Rove, asked to comment, responded through McClellan, who said of Wilson's comments: "It is a ridiculous suggestion, and it is simply not true." McClellan was asked about Wilson's charge at a White House briefing Sept. 14 and said the accusation was "totally ridiculous."

Administration officials said Tenet sent a memo to the Justice Department raising a series of questions about whether a leaker had broken federal law by disclosing the identity of an undercover officer. The CIA request was reported Friday night by MSNBC.com. Administration sources familiar with the matter said the Justice Department is determining whether a formal investigation is warranted.

The CIA request could reopen the rift between the White House and the intelligence community that burst into view in July when Bush and his senior aides blamed Tenet for the inclusion of the discredited uranium claim — the so-called "16 words" — in the State of the Union address in January.

Tenet issued a statement taking responsibility for the CIA's approval of the address before it was delivered, but made clear the CIA had earlier warned the White House not to use the uranium ore allegations. After an ensuing rush of leaks over White House handling of intelligence, Bush's aides said they believed in retrospect it had been a political mistake to blame Tenet.

The Intelligence Protection Act, passed in 1982, imposes maximum penalties of 10 years in prison and $50,000 fines for unauthorized disclosure by government employees with access to classified data.

Members of the administration, especially Vice President Dick Cheney and Defense Secretary Donald Rumsfeld, have been harshly critical of unauthorized leakers, and White House spokesmen are often dismissive of questions about news reports based on unnamed sources. The FBI is investigating members of the Senate for possibly leaking intercept information about Osama bin Laden.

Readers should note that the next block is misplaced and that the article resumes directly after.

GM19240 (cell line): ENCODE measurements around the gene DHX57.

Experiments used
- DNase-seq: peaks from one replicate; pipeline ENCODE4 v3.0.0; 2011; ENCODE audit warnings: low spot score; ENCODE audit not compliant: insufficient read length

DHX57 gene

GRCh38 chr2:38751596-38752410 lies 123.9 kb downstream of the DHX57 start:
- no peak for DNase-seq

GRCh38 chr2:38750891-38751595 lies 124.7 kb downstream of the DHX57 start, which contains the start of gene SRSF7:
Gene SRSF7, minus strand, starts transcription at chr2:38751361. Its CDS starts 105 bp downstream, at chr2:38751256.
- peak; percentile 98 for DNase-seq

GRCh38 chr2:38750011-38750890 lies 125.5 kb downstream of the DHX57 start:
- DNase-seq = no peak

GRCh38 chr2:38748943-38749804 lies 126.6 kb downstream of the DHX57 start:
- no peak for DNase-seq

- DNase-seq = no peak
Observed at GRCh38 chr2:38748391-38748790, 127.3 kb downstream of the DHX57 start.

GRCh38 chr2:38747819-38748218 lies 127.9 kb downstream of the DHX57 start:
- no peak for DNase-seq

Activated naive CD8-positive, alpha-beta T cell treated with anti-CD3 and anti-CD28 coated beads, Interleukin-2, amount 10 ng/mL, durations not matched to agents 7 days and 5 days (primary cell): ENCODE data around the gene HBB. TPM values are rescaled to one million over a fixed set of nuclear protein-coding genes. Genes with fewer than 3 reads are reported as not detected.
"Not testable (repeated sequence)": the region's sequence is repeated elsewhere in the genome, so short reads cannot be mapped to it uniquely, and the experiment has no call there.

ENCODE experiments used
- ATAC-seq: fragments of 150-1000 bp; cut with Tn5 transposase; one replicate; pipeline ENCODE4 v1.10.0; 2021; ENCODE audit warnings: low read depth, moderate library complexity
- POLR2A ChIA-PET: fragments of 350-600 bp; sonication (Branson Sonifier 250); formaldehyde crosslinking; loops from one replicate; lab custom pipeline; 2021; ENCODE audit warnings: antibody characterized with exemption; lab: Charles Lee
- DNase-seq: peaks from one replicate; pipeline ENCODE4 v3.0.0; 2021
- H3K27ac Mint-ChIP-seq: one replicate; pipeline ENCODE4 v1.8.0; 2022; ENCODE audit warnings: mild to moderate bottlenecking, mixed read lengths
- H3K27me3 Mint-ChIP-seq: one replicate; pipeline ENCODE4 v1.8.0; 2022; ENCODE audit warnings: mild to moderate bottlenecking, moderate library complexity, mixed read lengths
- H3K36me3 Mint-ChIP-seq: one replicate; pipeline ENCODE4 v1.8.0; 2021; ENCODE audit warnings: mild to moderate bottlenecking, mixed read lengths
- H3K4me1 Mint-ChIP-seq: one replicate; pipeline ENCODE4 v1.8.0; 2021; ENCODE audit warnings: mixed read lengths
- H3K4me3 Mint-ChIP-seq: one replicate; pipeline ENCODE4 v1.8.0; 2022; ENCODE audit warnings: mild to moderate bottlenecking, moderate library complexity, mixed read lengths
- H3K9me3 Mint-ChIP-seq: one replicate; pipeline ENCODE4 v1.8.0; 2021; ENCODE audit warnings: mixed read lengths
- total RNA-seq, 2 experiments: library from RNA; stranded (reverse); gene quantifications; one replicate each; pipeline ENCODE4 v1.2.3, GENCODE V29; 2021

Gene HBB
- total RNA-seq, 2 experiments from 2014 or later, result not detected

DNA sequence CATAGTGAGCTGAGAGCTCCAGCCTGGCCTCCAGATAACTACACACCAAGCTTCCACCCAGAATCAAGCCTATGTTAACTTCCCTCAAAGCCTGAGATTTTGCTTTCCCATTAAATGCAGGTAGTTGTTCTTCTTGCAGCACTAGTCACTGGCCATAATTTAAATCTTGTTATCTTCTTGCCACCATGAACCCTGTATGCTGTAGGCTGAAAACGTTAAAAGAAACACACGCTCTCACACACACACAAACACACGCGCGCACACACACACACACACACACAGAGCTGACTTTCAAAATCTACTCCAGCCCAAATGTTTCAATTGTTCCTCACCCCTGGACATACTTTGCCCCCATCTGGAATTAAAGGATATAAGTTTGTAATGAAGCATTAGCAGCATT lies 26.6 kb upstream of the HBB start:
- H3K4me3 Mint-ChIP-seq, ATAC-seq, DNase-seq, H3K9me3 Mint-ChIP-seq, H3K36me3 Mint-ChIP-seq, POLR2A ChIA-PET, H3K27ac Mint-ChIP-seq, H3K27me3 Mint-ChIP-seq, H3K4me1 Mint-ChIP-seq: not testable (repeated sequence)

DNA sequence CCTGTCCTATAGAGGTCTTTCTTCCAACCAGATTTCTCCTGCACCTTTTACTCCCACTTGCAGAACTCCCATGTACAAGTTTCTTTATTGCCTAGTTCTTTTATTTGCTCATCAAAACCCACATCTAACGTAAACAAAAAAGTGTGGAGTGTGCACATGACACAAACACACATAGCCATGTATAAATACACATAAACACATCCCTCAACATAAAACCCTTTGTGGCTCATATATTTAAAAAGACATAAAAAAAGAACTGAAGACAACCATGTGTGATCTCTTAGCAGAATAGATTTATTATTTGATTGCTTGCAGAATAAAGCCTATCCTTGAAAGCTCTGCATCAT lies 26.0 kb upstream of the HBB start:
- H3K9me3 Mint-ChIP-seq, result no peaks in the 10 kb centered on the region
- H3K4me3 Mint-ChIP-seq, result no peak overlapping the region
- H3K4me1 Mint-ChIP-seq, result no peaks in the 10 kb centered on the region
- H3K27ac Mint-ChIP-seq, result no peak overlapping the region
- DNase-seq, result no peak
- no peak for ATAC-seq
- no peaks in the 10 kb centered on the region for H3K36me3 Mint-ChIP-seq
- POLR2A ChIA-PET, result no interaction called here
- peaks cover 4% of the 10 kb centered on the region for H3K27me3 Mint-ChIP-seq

The only recipient of a leak about the identity of Wilson's wife who went public with it was Novak, the conservative syndicated columnist, who wrote in The Washington Post and other newspapers on July 14 that Wilson's wife, Valerie Plame, "is an agency operative on weapons of mass destruction." He added, "Two senior administration officials told me his wife suggested sending Wilson to Niger."

When Novak told a CIA spokesman he was going to do a column about Wilson's wife, the spokesman urged him not to print her name "for security reasons," according to one CIA official. Intelligence officials said they believed Novak understood there were reasons other than Plame's personal security not to use her name, even though the CIA has declined to confirm whether she was undercover.